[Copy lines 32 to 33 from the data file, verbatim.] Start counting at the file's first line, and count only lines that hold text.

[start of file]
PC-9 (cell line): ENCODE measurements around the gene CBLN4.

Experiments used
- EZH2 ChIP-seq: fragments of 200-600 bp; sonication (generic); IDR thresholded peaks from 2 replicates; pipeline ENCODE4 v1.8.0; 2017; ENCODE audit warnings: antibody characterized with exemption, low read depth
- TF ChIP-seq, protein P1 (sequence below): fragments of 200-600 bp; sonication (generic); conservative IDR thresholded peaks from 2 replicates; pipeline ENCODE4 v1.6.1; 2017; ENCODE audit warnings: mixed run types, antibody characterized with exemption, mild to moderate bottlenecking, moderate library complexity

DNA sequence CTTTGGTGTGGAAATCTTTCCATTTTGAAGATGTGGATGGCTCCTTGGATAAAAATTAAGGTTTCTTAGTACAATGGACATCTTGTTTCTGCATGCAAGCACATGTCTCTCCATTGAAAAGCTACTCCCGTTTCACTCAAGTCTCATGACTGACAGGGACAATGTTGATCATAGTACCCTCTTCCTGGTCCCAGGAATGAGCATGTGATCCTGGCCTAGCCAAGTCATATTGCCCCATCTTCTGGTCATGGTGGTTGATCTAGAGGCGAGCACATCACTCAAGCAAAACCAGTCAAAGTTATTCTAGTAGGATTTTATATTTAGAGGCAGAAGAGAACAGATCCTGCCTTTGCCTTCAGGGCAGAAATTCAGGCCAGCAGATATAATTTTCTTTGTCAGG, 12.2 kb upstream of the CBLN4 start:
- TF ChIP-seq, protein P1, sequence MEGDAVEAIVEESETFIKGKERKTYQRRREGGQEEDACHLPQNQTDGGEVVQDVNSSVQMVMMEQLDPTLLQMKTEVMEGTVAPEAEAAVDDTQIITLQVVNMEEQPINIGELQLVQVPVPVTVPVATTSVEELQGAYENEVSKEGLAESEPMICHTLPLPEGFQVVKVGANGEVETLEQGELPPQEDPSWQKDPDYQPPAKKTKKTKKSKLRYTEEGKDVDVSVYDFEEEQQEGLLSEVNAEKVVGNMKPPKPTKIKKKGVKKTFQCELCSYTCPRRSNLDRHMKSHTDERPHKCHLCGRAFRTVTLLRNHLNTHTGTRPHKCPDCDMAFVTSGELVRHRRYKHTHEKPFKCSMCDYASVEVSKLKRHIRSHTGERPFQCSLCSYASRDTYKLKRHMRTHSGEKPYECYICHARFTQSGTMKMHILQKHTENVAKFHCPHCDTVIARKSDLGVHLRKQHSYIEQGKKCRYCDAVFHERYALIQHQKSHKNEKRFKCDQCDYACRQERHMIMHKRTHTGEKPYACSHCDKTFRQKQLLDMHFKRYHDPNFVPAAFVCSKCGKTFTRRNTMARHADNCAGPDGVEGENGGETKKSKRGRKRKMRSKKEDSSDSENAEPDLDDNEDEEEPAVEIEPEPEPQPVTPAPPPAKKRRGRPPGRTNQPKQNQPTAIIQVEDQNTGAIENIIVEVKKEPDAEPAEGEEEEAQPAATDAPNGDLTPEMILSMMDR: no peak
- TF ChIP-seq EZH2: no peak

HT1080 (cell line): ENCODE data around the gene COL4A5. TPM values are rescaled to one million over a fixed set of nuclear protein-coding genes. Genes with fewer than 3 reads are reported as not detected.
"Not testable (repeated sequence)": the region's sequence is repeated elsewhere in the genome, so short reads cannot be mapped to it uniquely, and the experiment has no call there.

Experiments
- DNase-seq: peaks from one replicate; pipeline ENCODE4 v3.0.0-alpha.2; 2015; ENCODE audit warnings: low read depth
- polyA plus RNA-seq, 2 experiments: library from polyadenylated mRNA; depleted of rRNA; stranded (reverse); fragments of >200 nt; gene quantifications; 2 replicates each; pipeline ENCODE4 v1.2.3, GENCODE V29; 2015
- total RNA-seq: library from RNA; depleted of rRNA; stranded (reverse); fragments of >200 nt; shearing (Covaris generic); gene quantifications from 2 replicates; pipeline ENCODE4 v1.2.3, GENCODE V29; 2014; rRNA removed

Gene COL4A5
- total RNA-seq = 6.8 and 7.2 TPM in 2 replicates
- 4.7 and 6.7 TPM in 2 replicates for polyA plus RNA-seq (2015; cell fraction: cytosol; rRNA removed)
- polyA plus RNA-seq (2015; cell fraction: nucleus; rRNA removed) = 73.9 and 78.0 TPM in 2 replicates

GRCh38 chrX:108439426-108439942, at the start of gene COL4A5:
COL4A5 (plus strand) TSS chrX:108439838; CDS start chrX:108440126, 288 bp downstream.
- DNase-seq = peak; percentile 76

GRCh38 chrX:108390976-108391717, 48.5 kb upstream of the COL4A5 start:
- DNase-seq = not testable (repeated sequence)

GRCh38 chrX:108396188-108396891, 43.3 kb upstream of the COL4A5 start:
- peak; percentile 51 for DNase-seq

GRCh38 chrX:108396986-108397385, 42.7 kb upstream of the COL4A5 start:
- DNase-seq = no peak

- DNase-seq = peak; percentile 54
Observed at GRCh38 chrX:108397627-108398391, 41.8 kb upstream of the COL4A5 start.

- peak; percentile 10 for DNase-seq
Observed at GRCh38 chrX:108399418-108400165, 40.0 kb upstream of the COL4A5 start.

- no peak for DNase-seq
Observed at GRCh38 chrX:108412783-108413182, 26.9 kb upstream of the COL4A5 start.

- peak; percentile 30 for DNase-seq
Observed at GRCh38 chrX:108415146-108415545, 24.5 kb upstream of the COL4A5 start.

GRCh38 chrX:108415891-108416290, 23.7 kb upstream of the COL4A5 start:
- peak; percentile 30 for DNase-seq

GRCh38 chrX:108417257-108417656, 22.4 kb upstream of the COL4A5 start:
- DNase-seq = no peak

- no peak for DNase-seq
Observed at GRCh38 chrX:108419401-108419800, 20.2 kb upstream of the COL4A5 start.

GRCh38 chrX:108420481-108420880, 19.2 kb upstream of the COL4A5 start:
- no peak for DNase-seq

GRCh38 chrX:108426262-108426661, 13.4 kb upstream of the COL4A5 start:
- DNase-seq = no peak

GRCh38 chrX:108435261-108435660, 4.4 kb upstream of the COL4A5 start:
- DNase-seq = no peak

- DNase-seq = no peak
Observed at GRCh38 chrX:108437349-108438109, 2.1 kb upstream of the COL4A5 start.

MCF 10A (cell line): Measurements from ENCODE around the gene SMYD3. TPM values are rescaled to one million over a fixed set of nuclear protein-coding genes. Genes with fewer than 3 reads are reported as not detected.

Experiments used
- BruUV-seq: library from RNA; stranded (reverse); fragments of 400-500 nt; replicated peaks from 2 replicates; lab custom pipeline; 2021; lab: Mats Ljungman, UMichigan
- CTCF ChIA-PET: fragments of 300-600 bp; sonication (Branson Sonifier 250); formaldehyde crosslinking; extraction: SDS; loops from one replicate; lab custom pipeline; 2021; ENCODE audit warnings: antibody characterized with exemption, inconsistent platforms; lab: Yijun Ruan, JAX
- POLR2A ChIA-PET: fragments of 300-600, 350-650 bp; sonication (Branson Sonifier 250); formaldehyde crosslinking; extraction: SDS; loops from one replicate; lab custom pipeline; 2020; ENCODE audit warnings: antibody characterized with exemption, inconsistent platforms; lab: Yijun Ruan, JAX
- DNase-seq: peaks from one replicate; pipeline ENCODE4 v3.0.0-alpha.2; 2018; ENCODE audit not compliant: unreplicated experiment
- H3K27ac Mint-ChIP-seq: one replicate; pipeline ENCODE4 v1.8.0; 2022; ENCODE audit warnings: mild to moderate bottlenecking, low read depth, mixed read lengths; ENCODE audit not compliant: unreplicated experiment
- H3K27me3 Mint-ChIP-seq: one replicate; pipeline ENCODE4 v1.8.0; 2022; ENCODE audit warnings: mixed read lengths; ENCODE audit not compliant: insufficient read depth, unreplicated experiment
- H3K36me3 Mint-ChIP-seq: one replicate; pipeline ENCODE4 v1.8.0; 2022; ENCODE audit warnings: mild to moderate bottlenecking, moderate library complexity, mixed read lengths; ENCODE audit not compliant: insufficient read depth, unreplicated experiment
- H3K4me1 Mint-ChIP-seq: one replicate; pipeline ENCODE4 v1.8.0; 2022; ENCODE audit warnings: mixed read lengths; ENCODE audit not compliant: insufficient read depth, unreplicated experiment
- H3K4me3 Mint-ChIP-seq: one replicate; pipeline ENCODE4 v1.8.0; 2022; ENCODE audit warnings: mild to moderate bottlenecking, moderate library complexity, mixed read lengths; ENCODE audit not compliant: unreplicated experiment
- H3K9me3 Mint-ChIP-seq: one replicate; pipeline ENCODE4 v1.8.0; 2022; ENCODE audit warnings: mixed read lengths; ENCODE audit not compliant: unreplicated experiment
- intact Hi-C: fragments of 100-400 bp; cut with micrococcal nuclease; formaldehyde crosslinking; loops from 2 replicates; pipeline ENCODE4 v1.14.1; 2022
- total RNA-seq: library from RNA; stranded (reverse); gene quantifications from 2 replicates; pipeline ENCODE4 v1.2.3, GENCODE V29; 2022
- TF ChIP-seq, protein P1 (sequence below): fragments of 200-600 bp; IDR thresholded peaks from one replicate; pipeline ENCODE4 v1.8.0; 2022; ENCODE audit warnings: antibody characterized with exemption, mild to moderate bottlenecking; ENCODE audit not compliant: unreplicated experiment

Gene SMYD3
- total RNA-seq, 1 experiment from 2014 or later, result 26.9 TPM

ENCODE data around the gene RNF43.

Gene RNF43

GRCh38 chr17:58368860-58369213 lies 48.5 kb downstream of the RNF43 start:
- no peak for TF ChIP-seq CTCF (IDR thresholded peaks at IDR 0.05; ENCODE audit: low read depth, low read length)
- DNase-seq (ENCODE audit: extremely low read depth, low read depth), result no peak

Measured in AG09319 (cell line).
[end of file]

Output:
Observed at GRCh38 chrX:108412783-108413182, 26.9 kb upstream of the COL4A5 start.

- peak; percentile 30 for DNase-seq